s. It is also included in scientific programming libraries such as the Python (programming language), Python mathematical functions module and the Boost (C++ libraries), Boost C++ library. If efficiency is not a concern, computing factorials is trivial: just successively multiply a variable initialized by the integers up The simplicity of this computation makes it a common example in the use of different computer programming styles and methods. The computation of n! can be expressed in pseudocode using iteration as or using Recursion (computer science), recursion based on its recurrence relation as Other methods suitable for its computation include memoization, dynamic programming, and functional programming. The computational complexity of these algorithms may be analyzed using the unit-cost random-access machine model of computation, in which each arithmetic operation takes constant time and each number uses a constant amount of storage space. In this model, these methods can compute n! in time and the iterative version uses space Unless optimized for tail recursion, the recursive version takes linear space to store its call stack. However, this model of computation is only suitable when n is small enough to allow n! to fit into a machine word. The values 12! and 20! are the largest factorials that can be stored in, respectively, the 32-bit computing, 32-bit and 64-bit computing, 64-bit integers. Floating point can represent larger factorials, but approximately rather than exactly, and will still overflow for factorials larger than The exact computation of larger factorials involves arbitrary-precision arithmetic, and its time can be analyzed as a function of the number of digits or bits in the result. By Stirling's formula, n! has b=O(n\log n) bits. The Schönhage–Strassen algorithm can produce a product in time and faster
multiplication algorithm A multiplication algorithm is an algorithm (or method) to multiplication, multiply two numbers. Depending on the size of the numbers, different algorithms are used. Efficient multiplication algorithms have existed since the advent of the decimal sy ...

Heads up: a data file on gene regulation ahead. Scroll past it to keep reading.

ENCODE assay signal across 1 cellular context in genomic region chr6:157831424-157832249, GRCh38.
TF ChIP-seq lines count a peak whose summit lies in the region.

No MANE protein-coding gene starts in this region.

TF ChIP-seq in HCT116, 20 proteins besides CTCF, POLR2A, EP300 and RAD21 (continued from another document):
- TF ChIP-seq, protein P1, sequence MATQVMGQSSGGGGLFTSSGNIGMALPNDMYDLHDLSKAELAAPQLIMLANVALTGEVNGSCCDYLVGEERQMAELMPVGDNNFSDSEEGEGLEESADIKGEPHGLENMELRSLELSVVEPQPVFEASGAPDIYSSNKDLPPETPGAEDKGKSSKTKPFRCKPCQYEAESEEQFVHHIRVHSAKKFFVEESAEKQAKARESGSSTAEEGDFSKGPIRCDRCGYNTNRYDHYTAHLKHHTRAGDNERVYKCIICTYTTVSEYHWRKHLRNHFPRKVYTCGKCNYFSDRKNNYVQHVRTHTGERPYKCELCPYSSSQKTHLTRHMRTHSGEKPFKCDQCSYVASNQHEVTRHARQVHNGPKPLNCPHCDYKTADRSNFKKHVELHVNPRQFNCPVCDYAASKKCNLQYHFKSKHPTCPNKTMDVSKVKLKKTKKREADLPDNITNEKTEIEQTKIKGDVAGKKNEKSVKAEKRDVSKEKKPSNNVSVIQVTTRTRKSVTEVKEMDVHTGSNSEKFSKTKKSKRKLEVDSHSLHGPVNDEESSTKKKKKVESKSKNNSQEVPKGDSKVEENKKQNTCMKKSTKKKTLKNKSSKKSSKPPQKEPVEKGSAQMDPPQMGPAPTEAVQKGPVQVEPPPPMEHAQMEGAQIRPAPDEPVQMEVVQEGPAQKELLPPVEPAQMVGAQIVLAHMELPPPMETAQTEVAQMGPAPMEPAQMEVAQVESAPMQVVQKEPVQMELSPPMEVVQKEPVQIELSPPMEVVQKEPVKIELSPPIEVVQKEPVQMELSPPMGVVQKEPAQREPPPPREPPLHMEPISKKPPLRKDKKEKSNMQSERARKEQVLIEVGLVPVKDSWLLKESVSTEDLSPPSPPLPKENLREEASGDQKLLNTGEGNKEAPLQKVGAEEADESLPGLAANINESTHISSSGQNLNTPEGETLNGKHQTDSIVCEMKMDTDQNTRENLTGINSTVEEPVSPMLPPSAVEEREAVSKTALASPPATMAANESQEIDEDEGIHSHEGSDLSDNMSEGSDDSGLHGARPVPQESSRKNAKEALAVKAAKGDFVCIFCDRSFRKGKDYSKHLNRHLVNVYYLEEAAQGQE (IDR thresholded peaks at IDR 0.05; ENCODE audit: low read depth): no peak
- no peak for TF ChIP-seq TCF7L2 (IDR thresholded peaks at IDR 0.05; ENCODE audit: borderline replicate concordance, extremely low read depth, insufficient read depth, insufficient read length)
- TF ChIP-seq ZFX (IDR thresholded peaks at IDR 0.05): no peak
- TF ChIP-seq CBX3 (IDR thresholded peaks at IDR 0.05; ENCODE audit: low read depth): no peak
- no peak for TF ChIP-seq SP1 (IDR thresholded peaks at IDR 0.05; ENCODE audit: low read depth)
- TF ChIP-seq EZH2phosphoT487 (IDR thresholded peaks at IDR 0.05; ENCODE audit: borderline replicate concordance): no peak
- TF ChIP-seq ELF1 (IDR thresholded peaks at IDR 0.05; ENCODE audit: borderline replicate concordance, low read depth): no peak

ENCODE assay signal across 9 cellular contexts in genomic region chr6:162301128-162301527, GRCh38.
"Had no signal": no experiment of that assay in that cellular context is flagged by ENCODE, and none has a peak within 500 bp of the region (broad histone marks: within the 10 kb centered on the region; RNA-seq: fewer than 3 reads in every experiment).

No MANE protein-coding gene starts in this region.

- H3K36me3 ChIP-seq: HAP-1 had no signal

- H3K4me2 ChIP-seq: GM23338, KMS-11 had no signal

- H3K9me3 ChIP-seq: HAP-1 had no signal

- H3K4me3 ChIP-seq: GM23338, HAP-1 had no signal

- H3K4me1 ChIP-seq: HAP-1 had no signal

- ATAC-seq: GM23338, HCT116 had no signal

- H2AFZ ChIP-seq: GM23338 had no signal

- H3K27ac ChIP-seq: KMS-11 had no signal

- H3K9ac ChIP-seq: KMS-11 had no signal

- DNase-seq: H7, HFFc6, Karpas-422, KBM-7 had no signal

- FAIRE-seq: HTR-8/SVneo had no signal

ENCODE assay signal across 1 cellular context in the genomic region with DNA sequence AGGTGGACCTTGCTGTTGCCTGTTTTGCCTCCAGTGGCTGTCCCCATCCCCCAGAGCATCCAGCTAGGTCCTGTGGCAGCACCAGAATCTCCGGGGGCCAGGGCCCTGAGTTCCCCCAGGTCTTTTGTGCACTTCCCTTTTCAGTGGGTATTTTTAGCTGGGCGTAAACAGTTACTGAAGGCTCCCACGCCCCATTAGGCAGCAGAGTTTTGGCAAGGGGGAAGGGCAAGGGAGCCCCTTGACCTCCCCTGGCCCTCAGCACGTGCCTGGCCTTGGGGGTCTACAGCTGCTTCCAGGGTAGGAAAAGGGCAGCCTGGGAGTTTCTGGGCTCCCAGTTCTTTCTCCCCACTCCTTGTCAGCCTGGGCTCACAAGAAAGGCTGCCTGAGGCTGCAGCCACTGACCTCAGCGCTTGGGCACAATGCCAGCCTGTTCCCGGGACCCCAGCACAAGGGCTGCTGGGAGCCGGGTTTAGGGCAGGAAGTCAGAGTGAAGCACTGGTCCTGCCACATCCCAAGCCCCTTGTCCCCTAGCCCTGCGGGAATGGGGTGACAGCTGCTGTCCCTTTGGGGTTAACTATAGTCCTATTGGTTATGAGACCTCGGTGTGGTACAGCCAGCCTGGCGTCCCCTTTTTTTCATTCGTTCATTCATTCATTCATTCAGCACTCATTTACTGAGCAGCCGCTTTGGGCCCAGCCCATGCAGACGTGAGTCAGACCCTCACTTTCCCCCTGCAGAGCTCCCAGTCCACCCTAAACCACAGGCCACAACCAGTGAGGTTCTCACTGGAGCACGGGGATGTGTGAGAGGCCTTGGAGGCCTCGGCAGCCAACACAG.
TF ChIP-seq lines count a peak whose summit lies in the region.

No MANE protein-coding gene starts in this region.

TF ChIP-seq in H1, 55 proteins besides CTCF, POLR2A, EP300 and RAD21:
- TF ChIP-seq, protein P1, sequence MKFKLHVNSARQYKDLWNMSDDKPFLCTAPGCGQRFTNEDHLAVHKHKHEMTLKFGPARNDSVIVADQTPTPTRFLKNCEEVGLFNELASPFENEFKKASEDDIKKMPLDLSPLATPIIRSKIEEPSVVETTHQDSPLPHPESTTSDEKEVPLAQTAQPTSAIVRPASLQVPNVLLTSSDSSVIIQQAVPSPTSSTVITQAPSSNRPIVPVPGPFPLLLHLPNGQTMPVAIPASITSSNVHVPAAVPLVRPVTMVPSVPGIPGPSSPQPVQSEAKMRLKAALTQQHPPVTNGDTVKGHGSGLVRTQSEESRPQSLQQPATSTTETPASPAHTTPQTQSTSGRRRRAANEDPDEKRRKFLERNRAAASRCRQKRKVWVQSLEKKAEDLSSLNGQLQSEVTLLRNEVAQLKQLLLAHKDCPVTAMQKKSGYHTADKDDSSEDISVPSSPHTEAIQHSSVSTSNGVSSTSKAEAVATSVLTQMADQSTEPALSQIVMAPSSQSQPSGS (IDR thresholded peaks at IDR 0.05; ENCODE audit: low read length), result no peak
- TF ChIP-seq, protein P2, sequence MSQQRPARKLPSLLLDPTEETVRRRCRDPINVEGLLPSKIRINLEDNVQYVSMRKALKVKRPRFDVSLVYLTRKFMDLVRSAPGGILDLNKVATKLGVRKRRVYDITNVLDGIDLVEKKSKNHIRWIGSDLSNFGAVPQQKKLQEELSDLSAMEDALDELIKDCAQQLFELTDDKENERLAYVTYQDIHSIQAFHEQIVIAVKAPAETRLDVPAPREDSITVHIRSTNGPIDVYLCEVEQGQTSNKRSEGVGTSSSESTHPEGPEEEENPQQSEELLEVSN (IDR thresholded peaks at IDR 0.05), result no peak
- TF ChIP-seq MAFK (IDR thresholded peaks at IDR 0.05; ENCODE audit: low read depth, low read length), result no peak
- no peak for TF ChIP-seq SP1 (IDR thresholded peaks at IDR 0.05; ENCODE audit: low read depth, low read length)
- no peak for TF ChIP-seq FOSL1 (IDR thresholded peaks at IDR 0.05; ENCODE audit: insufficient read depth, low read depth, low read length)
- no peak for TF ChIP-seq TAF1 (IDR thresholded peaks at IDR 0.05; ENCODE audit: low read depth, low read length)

multiplication algorithm
s taking time O(b\log b) are known. However, computing the factorial involves repeated products, rather than a single multiplication, so these time bounds do not apply directly. In this setting, computing n! by multiplying the numbers from 1 in sequence is inefficient, because it involves n multiplications, a constant fraction of which take time O(n\log^2 n) each, giving total time A better approach is to perform the multiplications as a divide-and-conquer algorithm that multiplies a sequence of i numbers by splitting it into two subsequences of i/2 numbers, multiplies each subsequence, and combines the results with one last multiplication. This approach to the factorial takes total time one logarithm comes from the number of bits in the factorial, a second comes from the multiplication algorithm, and a third comes from the divide and conquer. Even better efficiency is obtained by computing from its prime factorization, based on the principle that exponentiation by squaring is faster than expanding an exponent into a product. The resulting algorithm performs the following steps: *Construct a list of the primes up for instance using the sieve of Eratosthenes, and use Legendre's formula to compute the exponent for each prime. *For each power of two 2^i in the range from 1 find the primes whose exponent's binary representation has a nonzero bit in multiply these primes together using divide and conquer, and square the result of this multiplication i times. *Use divide and conquer to multiply together the numbers resulting from the previous step. It evaluates n! in time This is slower by a factor of O(\log\log n) than a single multiplication with the same number of bits in its result; this factor comes from the divide and conquer in the last step, which multiplies together logarithmically many numbers.


Related sequences and functions

Several other integer sequences are similar to or related to the factorials: ;Alternating factorial :The alternating factorial is the absolute value of the alternating sum of the first n factorials, These have mainly been studied in connection with their primality; only finitely many of them can be prime, but a complete list of primes of this form is not known. ;Bhargava factorial :The Bhargava factorials are a family of integer sequences defined by Manjul Bhargava with similar number-theoretic properties to the factorials, including the factorials themselves as a special case. ;Double factorial :The product of all the odd integers up to some odd positive is called the